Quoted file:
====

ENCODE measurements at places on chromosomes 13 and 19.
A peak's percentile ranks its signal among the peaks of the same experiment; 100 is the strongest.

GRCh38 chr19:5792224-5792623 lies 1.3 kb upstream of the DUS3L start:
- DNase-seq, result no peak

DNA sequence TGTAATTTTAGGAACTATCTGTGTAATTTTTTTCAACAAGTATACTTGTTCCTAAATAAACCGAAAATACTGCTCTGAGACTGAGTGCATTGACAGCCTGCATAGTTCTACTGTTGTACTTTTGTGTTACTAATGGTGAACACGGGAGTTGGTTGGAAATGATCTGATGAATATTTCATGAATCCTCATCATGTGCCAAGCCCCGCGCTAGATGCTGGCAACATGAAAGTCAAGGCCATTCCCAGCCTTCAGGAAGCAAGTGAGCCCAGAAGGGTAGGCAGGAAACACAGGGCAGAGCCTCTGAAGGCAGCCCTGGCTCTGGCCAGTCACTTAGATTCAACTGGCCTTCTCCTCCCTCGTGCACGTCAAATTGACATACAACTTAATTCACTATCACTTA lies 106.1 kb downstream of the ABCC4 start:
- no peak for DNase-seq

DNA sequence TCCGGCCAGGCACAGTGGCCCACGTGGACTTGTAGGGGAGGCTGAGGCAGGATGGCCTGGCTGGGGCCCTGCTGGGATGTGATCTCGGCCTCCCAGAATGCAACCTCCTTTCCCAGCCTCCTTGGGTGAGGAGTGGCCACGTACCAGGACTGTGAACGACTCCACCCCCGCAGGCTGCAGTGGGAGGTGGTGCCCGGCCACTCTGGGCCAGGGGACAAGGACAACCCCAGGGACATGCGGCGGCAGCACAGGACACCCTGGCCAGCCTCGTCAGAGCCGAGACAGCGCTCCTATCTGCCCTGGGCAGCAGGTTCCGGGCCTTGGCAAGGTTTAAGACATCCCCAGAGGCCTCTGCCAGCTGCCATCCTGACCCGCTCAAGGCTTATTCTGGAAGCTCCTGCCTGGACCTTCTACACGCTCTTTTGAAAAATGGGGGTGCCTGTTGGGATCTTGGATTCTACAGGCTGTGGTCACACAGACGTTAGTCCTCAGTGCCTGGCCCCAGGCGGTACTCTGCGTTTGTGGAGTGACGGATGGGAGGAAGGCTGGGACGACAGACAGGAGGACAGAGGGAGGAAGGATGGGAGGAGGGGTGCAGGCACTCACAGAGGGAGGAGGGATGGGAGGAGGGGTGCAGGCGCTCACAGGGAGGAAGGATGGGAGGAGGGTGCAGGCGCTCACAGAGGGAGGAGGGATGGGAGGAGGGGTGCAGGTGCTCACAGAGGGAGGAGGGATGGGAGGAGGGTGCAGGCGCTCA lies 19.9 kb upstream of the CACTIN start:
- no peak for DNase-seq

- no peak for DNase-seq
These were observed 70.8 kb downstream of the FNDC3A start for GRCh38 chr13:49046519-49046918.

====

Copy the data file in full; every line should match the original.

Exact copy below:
ENCODE measurements at places on chromosomes 13 and 19.
A peak's percentile ranks its signal among the peaks of the same experiment; 100 is the strongest.

GRCh38 chr19:5792224-5792623 lies 1.3 kb upstream of the DUS3L start:
- DNase-seq, result no peak

DNA sequence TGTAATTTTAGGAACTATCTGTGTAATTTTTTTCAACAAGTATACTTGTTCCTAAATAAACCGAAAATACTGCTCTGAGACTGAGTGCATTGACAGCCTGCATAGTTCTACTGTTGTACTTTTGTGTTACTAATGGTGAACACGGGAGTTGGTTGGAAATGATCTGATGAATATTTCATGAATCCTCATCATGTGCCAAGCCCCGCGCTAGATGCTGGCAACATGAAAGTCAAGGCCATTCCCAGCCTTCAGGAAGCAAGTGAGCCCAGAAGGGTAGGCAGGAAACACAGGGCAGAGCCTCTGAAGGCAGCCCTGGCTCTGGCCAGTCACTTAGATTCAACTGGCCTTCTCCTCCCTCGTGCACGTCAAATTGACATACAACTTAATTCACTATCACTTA lies 106.1 kb downstream of the ABCC4 start:
- no peak for DNase-seq

DNA sequence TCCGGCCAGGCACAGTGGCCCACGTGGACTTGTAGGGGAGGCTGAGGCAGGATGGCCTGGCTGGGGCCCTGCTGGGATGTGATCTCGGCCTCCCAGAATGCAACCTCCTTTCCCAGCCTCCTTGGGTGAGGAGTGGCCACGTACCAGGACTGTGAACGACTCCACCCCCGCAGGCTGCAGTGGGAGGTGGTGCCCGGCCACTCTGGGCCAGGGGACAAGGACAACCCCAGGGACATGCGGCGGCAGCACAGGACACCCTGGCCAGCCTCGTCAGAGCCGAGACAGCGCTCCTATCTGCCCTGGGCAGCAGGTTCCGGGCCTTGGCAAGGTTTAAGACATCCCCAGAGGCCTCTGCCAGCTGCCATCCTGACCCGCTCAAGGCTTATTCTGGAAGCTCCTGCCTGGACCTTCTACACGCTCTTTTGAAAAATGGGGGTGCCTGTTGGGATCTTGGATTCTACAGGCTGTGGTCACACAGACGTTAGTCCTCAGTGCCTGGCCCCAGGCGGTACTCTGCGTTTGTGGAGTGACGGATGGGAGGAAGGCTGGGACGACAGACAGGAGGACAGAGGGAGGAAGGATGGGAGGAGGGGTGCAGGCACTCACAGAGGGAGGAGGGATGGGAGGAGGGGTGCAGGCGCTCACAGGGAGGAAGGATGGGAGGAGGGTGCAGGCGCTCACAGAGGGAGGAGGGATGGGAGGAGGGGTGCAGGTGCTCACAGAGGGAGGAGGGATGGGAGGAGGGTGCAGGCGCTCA lies 19.9 kb upstream of the CACTIN start:
- no peak for DNase-seq

- no peak for DNase-seq
These were observed 70.8 kb downstream of the FNDC3A start for GRCh38 chr13:49046519-49046918.